Jan. 14, 2012
Better than: Being gored to death by a pack of zombies.
San Francisco has a rich history of drag performance. Look back, and the founding of organizations like the International Imperial Court System, troupes like The Cockettes, and the international popularity of artists like Sylvester pop out of our city's cultural heritage like gleaming beacons to San Francisco's enduring play with the norms of American society. Yet while those things happened years ago, drag in San Francisco still seems as though it hasn't lost any of its vibrant cutting edge. One bar that's consistently stood at the fore is The Stud. The original location for local drag institution Trannyshack, the bar now plays host to the weekly avant-garde antics of SOME THING on Fridays. Run by VivvyAnne Forevermore, Glamamore, and down-E, the event celebrated its second anniversary last week.
The Stud stands on the corner of Ninth and Harrsion in the heart of the SOMA district. It's hard to miss with a bright blue color scheme, rainbow flag flung high, and a large broken-down Googie-style arrow pointing toward the entrance. It's got a low and wide profile that makes it stand out on its block and allows it to greet cars boldly as they drive up the street.
Inside, The Stud shows its age. The bar has existed in some form or another since 1966 and it has many of the hallmarks of a different era. A long wood bar stretches the expanse of the inside running through two rooms and down a short couple stairs. There are eaves and nooks throughout and, in the back, a perpetually unplayed pool table sits lit by the club's noirish glow.
Walking down the stairs and through a curtain, Avalon and I found ourselves in the main room. A small crowd had gathered to watch the proceedings of the early "Try SOME THING" show for new performers. Onstage, a skinny drag queen named Mandy CoCo wildly swung a fencing sword in the air while lip-syncing to Gloria Gaynor's "I Will Survive." Awkwardly balancing on high heels, the inclusion of the sword provided a bizarre and vaguely dangerous edge to her show.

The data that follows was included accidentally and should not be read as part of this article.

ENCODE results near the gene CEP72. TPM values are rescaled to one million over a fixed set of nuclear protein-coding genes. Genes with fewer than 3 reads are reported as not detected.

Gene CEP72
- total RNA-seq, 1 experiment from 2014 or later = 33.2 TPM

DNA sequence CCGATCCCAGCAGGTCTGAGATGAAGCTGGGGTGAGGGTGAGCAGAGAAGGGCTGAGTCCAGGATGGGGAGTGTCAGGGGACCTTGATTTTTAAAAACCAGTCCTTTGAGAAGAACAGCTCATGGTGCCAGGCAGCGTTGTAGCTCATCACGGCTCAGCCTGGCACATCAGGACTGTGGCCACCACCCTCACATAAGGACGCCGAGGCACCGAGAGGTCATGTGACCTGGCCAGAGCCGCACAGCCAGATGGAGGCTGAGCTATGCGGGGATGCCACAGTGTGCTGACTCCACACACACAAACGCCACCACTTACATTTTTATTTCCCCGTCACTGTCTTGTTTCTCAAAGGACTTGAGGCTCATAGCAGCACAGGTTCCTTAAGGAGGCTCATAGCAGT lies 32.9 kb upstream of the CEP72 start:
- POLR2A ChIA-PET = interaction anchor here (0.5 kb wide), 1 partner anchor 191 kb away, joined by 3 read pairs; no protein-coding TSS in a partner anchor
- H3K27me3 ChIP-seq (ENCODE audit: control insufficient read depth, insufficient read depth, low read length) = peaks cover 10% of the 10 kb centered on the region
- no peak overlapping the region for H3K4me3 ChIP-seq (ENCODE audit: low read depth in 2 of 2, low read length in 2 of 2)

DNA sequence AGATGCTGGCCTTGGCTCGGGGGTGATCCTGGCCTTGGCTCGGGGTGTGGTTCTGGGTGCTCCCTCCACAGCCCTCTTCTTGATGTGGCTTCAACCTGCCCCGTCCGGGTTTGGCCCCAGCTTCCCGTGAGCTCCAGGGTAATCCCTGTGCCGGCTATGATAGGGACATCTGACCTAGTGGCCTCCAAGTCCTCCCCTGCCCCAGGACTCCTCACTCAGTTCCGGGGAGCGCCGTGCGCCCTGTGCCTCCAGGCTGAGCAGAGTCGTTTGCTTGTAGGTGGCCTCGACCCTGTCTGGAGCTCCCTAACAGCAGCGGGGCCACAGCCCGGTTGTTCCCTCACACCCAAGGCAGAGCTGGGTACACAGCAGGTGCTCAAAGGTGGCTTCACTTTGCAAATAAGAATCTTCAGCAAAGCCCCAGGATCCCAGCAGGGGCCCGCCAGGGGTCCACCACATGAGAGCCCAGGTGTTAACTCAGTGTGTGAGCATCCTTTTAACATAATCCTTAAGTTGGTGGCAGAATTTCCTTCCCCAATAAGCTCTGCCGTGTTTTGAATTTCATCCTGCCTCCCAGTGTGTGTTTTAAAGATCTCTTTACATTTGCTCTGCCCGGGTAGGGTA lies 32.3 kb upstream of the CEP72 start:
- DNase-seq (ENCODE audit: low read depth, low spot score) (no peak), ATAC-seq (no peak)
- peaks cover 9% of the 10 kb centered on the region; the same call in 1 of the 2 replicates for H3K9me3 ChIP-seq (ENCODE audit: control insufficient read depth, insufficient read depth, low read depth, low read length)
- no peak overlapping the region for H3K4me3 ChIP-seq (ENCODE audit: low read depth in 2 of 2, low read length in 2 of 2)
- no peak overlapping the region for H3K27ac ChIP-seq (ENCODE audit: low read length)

From here things moved in a traditionally structured way. CoCo cleared the stage and Little Miss Hot Mess appeared to MC the proceedings. Looking like an impeccable snooty '50s sorority girl, she provided some zingers (and a bang-on giggle) while she hosted the early portion of the night, which also included a rendition of Isaac Hayes' "Walk On By" by a singer in a cartoonishly large afro wig named Miss CLEO Patois, and a black-lit performance (in fluorescent make-up) by Filetia Mignon of Imani Coppola's "I Love Your Hair."
There was also a fair bit of dancing throughout the night. Early on, Solid Gold's DJ Pink Lightning provided a trip down recent memory lane with a selection of mid-to-late '00s rap and popular club tracks like Juvenile's "Back That Ass Up" and Azari & III's "Reckless With Your Love." Later, Stanley Frank from Vienetta Discotheque lent his musical taste (and performing acumen on two numbers) to the evening with a set that started at LCD Soundsystem's "Pow Pow" and worked its way to the disaffected electroclash of Appaloosa's "Patchwork."
The energy in the room was a rollercoaster ride through intense situations and surreal moments buffeted by catty banter. Some of the best moments of the show came between the acts, as MCs down-E, Vivvyanne ForeverMORE, and Little Miss Hot Mess exchanged words. It was during one of these moments that Vivvyanne remarked, "I just want to thank you because without all of you, this would just be a weird exercise in my room."
There were other highlights: Early on, a bald headed DIamanda Kallas took the stage in a provocative shirt that read "DED FAGGET." Holding a strobe in front of her face (which was saturated in pancake makeup), she painfully lip-synched to The XX's "Teardrops" before smearing blood across her mouth. This dark vibe was carried further by Ambrosia Salad, who played the part of a drunk hunter holed up in a cabin facing down a pack of zombies. With ripped red streamers falling from their mouths, they piled up and disemboweled her en masse to the tune of Radiohead's "Talk Show Host." The most intensely strange moment came toward the end, as DIamanda Kallas took the stage again to shave Vivvyanne ForeverMORE's eyebrows off while Little Dragon's "Fether" lent a Bowie-esque acoustic backdrop. Together, out of their clothes and in cellophane brassieres and feathered thongs, they broke the fourth wall and triumphantly marched through the audience with clots of red glitter dripping off their faces.
It wasn't all dark though. A good portion of the evening was dedicated to more lighthearted fare. Glamamore and Alotta Boutte assumed the roles of Jay Z and Beyonce for "Crazy in Love." Harsh strobes and savvy lighting created an effect as explosive as the original music video -- it was the kind of performance that had the audience throwing crumpled up wads of cash onto the stage. Similarly, Little Miss Hot Mess and Mona G. Hawd nailed it with an on-point rendition of Bobby Darin's classic "Mack the Knife."
The climax came at the end of the evening, during Glamamore's performance. She emerged on the stage in flowing Japanese kimonos. Wielding these with the help of a black suited accomplice, she did an epic lipsync to Florence and the Machine's "I'm Not Calling You A Liar" in which her robes seemed to fly out and up from the stage to envelope the entire room in fabric. Somewhere along the way something clicked, and as though through bizarre invocation, it honestly felt as though she were actually singing for the rest of the song.
Finally, the Stud gave out free champagne in honor of SOME THING's anniversary. In anticipation of the sloppiness to come, we made a quick exit through the smokers and disappeared into the morning.